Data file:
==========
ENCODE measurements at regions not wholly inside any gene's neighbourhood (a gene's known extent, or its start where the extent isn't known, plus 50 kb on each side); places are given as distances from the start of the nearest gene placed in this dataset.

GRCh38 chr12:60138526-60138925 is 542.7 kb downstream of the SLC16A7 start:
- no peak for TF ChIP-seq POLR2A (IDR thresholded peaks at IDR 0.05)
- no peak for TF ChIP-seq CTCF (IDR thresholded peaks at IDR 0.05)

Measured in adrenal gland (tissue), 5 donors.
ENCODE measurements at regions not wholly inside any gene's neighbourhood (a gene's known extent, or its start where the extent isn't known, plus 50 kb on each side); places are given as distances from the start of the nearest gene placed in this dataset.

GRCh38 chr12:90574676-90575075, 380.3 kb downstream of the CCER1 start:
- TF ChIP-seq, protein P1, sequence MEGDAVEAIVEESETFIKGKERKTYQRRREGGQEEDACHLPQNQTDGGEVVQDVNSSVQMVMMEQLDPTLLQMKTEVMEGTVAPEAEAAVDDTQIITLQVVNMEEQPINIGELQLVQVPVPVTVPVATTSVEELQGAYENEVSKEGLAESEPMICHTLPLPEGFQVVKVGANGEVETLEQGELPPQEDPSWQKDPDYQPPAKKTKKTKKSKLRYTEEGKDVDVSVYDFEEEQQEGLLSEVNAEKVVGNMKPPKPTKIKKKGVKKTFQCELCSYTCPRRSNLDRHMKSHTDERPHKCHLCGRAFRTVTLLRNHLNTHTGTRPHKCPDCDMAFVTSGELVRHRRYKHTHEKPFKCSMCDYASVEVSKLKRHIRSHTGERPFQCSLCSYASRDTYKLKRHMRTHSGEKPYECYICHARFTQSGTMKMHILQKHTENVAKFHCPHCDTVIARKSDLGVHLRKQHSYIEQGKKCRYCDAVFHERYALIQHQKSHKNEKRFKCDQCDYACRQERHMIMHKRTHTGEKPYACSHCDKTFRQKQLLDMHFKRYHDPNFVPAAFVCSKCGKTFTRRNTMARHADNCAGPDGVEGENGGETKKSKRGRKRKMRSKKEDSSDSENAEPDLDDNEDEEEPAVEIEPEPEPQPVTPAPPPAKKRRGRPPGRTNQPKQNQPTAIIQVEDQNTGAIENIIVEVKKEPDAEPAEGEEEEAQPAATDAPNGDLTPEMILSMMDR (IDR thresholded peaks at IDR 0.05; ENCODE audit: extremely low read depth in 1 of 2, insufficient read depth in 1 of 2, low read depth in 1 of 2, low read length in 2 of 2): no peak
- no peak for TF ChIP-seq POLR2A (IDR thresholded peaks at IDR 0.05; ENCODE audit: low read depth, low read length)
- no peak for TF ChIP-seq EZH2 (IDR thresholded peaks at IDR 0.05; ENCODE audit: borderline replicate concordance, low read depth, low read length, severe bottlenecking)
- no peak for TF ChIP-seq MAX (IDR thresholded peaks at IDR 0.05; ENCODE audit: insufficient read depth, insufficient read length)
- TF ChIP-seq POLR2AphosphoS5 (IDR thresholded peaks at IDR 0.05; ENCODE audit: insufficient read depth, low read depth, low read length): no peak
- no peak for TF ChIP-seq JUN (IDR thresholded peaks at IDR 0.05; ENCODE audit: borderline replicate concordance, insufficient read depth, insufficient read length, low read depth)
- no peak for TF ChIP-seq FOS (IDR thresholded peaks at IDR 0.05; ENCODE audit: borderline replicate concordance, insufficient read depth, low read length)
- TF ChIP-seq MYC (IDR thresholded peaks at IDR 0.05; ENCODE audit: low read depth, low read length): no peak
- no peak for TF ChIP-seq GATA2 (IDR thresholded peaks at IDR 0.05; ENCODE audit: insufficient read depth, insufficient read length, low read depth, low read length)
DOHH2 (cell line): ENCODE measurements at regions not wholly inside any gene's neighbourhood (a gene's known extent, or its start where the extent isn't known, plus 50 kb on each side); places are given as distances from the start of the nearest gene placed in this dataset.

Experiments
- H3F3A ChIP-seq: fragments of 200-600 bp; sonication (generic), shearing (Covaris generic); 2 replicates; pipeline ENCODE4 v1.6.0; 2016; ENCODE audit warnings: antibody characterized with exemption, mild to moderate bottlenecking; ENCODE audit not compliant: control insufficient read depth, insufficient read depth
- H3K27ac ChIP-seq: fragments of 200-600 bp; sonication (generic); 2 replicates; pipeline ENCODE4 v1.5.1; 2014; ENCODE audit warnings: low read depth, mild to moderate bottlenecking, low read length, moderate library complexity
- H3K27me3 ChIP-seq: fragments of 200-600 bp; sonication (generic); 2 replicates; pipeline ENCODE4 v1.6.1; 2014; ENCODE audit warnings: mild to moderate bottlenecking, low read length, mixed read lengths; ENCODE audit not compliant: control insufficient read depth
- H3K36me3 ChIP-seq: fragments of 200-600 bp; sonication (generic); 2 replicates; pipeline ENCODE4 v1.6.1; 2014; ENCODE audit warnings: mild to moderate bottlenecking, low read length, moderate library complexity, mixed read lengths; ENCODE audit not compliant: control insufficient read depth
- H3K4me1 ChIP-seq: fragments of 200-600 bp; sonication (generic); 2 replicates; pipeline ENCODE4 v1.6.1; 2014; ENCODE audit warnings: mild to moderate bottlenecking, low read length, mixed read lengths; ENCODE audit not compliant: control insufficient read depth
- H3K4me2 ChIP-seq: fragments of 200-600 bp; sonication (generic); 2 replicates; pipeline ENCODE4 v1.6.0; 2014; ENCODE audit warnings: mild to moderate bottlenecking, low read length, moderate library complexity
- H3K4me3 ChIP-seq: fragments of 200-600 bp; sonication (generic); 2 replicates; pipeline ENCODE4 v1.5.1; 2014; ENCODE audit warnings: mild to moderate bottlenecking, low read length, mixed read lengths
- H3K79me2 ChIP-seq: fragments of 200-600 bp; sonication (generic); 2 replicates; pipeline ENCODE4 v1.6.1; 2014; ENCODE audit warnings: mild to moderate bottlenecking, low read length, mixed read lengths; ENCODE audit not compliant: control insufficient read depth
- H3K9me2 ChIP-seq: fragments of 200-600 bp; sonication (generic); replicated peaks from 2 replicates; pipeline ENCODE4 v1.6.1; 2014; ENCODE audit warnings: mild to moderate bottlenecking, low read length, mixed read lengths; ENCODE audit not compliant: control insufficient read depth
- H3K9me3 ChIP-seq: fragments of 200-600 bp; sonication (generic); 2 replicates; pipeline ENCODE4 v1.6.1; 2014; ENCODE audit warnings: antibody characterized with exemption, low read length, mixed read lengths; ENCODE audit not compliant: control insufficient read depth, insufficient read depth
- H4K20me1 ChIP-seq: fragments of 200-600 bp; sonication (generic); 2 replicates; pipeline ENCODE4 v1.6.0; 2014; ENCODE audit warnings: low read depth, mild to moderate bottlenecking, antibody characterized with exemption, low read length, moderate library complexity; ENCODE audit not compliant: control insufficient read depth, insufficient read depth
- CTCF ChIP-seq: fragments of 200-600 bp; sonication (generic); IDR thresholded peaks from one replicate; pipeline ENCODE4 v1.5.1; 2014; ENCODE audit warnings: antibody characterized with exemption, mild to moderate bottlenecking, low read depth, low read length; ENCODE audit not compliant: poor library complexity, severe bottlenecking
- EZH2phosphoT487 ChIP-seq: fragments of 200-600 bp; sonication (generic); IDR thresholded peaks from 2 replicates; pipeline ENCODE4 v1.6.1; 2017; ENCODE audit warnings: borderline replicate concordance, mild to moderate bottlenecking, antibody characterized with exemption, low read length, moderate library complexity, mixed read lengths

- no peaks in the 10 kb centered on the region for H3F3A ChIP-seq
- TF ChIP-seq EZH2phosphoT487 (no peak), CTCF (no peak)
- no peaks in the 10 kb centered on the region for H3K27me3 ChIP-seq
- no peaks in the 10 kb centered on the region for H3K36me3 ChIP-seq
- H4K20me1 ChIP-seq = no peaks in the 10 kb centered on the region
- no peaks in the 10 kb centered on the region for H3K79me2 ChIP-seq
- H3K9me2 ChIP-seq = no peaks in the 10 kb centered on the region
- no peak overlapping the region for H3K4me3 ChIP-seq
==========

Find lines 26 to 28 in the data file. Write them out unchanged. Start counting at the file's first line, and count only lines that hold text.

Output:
- H3K79me2 ChIP-seq: fragments of 200-600 bp; sonication (generic); 2 replicates; pipeline ENCODE4 v1.6.1; 2014; ENCODE audit warnings: mild to moderate bottlenecking, low read length, mixed read lengths; ENCODE audit not compliant: control insufficient read depth
- H3K9me2 ChIP-seq: fragments of 200-600 bp; sonication (generic); replicated peaks from 2 replicates; pipeline ENCODE4 v1.6.1; 2014; ENCODE audit warnings: mild to moderate bottlenecking, low read length, mixed read lengths; ENCODE audit not compliant: control insufficient read depth
- H3K9me3 ChIP-seq: fragments of 200-600 bp; sonication (generic); 2 replicates; pipeline ENCODE4 v1.6.1; 2014; ENCODE audit warnings: antibody characterized with exemption, low read length, mixed read lengths; ENCODE audit not compliant: control insufficient read depth, insufficient read depth